log(JSON.stringify("Response: " + response));

During the execution of a function, if errors occur, an exception will be thrown. By default, this exception halts the execution of the script, and the error is logged. However, you have the option to handle errors if desired.

Please refer to each service’s documentation to identify the available functions and their respective error handling mechanisms.


Some functions provide callbacks that facilitate the receipt of asynchronous responses. For example, when generating a PDF file using a PDF generator, you can incorporate a callback to perform actions once the image is returned:

try {
  let userName = sys.context.getCurrentUserRecord().label();
  let callbackData = {company: record, currentUserEmail: sys.context.getCurrentUserRecord().field('email').val()};
  let response = svc.pdf.generatePdf({}, callbackData, {
    responseArrived: function(event, data) {
      // event data'Response arrived:');'event: '+JSON.stringify(event));
      // callback data'Record ID: ';'User email: '+data.currentUserEmail);
  });"Pdf response: "+JSON.stringify(response));
} catch(e) {
   sys.logs.error('Error when try to generate a pdf file: '+sys.exceptions.getMessage(e));

When callbacks are supported, two parameters are available at the end:

  • callbackData: This is an object that you can send and will be returned when the callback is processed. This is important because, in the function processing the callback, you won’t have access to any variables outside the function scope. For instance, in the code above, you won’t be able to reference the userName variable because it exists outside the callback function. This limitation arises because callback execution is asynchronous, resulting in a different context compared to regular JavaScript code. Keep this in mind when working with callbacks.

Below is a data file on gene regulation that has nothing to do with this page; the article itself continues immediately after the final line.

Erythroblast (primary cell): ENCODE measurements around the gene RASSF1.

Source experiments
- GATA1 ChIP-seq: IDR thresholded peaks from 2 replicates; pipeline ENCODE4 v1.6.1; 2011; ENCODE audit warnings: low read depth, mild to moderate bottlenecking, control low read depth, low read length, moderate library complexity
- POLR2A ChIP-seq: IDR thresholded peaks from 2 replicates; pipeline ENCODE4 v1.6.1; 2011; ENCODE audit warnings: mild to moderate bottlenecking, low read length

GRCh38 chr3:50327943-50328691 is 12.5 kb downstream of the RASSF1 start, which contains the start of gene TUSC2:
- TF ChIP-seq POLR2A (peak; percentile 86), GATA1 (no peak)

• callbacks: This is a map where you can register listeners for various callbacks. In the example above, it’s listening only for the responseArrived callback, but certain services, like Mandrill, can trigger multiple callbacks based on different events. Functions within this callback have two parameters:

    • event: This parameter contains event information, identical to the event data available in listeners. Please refer to the service’s documentation for details on service-specific events.
    • data: This parameter holds the callback data that was sent when the function was initially called.

Please consult each service’s documentation to determine the available callbacks for each function.


Events signify occurrences within the service or an external app that require notification. These events can be triggered by the external app itself or detected by the service, prompting it to send an event to the app. For instance, an event might be generated when a message is sent to a Slack channel or when the FTP service detects a new file in the watched folder.

Events can be managed through service listeners. Each service offers its own set of events, so it’s essential to consult the service’s documentation for specific event details.